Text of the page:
From the initial days, Thanksgiving did evolve into a more religious festival, especially after the religious fasting in rainless 1623 resulted in rain. “On June 20, 1676, the governing council of Charlestown, Massachusetts, held a meeting to determine how best to express thanks for the good fortune that had seen their community securely established. By unanimous vote they instructed Edward Rawson, the clerk, to proclaim June 29 as a day of thanksgiving. It is notable that this thanksgiving celebration probably did not include the Indians, as the celebration was meant partly to be in recognition of the colonists’ recent victory over the “heathen natives.” read more

Thanksgiving evolved further after the Revolutionary War when the Continental Congress “recognized the need to give thanks for delivering the country from war and into independence.” Congress issued a proclamation on October 11, 1782:

…Do hereby recommend to the inhabitants of these States in general, to observe, and request the several States to interpose their authority in appointing and commanding the observation of THURSDAY the twenty-eight day of NOVEMBER next, as a day of solemn THANKSGIVING to GOD for all his mercies: and they do further recommend to all ranks, to testify to their gratitude to GOD for his goodness, by a cheerful obedience of his laws, and by promoting, each in his station, and by his influence, the practice of true and undefiled religion, which is the great foundation of public prosperity and national happiness.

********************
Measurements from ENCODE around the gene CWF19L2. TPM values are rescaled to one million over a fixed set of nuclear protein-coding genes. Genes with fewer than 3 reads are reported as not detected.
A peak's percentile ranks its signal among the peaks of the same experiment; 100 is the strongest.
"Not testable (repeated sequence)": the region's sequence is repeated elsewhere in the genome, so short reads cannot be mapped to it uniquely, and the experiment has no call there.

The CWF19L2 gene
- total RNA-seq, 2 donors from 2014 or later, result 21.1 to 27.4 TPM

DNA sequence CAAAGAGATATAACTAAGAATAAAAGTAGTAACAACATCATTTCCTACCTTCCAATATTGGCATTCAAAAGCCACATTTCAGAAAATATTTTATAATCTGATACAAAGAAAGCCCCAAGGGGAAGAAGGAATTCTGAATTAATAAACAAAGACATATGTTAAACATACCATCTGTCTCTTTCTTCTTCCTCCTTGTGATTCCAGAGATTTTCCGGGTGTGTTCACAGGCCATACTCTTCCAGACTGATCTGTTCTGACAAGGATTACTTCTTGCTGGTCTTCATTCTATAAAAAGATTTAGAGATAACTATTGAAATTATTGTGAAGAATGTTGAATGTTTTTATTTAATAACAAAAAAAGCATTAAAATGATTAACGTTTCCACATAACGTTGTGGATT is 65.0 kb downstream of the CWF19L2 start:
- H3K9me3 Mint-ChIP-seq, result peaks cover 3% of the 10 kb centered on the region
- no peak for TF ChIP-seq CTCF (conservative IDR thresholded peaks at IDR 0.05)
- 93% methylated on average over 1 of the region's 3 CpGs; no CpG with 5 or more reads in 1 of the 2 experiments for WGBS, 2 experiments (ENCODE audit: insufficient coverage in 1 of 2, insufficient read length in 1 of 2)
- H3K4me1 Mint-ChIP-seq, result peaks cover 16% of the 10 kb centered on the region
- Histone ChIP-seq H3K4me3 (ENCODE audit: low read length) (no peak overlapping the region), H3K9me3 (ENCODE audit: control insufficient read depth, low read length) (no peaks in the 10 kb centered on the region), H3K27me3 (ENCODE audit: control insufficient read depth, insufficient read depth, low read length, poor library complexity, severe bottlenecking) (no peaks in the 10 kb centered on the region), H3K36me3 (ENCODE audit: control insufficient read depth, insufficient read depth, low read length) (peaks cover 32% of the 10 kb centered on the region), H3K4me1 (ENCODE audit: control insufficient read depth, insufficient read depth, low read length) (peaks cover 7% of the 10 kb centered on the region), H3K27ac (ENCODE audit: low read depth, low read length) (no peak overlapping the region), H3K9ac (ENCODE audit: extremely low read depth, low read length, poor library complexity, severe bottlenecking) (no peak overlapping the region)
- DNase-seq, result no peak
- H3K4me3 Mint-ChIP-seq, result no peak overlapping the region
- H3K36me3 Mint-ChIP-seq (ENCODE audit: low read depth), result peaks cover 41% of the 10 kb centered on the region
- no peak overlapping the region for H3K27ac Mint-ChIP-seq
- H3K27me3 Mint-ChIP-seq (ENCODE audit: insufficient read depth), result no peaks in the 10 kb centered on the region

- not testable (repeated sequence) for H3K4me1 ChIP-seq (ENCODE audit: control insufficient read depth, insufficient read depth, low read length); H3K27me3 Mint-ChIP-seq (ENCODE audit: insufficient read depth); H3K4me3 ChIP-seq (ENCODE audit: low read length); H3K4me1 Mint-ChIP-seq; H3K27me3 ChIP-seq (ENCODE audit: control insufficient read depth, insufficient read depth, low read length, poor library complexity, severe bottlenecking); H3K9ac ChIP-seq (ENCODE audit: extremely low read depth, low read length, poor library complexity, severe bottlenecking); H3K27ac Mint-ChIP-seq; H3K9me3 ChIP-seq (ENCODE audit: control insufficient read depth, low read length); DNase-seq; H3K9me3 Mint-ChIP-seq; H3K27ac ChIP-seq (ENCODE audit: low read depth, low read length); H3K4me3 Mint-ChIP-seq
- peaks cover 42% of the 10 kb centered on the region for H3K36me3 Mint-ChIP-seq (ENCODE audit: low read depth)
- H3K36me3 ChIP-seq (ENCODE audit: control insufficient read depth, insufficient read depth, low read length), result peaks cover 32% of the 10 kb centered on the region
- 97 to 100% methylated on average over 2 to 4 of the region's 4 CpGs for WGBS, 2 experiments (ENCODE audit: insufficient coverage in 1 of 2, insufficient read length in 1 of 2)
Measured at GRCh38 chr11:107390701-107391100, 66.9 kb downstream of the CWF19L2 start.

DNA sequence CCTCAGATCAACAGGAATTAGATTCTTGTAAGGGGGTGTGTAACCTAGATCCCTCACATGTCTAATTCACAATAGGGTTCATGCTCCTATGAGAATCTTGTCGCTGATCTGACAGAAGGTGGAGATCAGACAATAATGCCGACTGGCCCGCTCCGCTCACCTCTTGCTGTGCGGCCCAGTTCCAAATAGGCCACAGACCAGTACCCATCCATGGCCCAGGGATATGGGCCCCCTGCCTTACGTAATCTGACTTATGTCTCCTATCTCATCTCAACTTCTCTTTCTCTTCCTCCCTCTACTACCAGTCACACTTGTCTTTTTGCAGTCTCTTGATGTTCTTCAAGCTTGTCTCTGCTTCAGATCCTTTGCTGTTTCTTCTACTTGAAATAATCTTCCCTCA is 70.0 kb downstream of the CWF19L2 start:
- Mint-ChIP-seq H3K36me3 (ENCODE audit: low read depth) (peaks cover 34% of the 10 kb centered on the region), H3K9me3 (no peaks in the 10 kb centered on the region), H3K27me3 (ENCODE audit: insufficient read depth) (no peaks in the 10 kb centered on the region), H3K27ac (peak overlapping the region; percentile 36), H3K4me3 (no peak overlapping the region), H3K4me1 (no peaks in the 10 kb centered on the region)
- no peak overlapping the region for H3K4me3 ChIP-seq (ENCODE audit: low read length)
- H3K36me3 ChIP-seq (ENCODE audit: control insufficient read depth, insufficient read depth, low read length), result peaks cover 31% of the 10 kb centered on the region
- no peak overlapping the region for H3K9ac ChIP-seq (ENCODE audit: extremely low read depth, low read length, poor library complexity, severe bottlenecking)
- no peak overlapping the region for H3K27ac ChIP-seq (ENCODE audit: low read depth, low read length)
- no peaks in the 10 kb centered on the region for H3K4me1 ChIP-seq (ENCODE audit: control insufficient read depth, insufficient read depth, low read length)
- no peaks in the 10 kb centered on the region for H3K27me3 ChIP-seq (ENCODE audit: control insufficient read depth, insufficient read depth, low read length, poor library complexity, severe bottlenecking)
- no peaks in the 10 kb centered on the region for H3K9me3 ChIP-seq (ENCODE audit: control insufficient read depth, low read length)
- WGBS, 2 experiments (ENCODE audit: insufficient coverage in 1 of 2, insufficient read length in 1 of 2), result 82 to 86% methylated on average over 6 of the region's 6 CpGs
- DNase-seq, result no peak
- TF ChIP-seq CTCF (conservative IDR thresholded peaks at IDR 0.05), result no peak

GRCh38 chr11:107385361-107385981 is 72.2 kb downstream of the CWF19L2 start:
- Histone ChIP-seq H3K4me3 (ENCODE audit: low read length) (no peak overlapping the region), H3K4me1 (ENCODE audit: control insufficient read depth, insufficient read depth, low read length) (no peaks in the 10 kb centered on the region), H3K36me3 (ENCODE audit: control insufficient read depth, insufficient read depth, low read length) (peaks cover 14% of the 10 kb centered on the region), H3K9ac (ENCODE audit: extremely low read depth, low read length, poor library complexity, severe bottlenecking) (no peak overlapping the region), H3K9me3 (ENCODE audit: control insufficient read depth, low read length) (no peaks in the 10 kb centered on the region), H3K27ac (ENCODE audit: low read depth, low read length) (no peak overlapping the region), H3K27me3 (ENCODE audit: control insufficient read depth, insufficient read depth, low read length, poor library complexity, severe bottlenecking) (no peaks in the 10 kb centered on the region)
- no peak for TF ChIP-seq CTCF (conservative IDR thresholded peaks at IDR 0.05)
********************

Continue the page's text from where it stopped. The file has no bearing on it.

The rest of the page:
Lincoln issued his own thanksgiving proclamation after emerging victorious in the Civil War in 1863,

….No human counsel hath devised nor hath any mortal hand worked out these great things. They are the gracious gifts of the Most High God, who, while dealing with us in anger for our sins, hath nevertheless remembered mercy. It has seemed to me fit and proper that they should be solemnly, reverently and gratefully acknowledged as with one heart and voice by the whole American People. I do therefore invite my fellow citizens in every part of the United States, and also those who are at sea and those who are sojourning in foreign lands, to set apart and observe the last Thursday of November next, as a day of Thanksgiving and Praise to our beneficent Father who dwelleth in the Heavens. And I recommend to them that while offering up the ascriptions justly due to Him for such singular deliverances and blessings, they do also, with humble penitence for our national perverseness and disobedience, commend to his tender care all those who have become widows, orphans, mourners or sufferers in the lamentable civil strife in which we are unavoidably engaged, and fervently implore the interposition of the Almighty Hand to heal the wounds of the nation and to restore it as soon as may be consistent with the Divine purposes to the full enjoyment of peace, harmony, tranquillity and Union.

So the uniquely Christian interpretation of Thanksgiving has emerged over the years, following religious proclamations by American Presidents year after year.

Thanksgiving went through one more strange event in 1939, when President Franklin Roosevelt moved Thanksgiving from the last Thursday to the third Thursday in November to extend the Christmas shopping season. “In 1941, this unpopular move inspired Congress to permanently fix the date on the fourth Thursday of November.”

By the way, Happy Thanksgiving!